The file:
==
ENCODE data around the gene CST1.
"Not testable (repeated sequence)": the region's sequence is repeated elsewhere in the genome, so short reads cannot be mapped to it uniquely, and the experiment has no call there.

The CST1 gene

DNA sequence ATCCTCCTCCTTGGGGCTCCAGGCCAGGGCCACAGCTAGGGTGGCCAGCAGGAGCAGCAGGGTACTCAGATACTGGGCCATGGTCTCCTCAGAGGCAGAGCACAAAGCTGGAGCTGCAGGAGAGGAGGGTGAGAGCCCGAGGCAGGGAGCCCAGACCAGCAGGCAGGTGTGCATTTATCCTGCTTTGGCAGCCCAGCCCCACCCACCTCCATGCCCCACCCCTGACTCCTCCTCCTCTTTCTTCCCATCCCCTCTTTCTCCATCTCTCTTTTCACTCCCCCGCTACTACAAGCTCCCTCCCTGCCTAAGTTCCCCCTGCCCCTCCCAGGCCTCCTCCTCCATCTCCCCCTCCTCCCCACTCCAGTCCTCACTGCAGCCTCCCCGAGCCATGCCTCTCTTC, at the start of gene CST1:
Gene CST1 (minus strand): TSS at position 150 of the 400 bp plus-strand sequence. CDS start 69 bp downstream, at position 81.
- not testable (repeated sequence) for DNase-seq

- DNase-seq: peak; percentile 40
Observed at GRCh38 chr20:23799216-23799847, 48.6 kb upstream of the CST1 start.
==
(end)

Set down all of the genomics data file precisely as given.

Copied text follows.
ENCODE data around the gene CST1.
"Not testable (repeated sequence)": the region's sequence is repeated elsewhere in the genome, so short reads cannot be mapped to it uniquely, and the experiment has no call there.

The CST1 gene

DNA sequence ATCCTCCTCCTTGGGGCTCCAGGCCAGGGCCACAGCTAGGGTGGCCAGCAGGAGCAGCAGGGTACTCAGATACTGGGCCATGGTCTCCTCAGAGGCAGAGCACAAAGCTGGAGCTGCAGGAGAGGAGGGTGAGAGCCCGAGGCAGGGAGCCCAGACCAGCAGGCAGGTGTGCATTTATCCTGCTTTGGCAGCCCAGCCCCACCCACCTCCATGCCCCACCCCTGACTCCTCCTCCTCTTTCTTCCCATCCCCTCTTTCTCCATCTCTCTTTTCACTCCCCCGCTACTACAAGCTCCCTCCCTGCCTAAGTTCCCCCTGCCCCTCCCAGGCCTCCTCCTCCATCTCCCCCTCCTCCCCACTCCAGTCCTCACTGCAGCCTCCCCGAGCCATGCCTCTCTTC, at the start of gene CST1:
Gene CST1 (minus strand): TSS at position 150 of the 400 bp plus-strand sequence. CDS start 69 bp downstream, at position 81.
- not testable (repeated sequence) for DNase-seq

- DNase-seq: peak; percentile 40
Observed at GRCh38 chr20:23799216-23799847, 48.6 kb upstream of the CST1 start.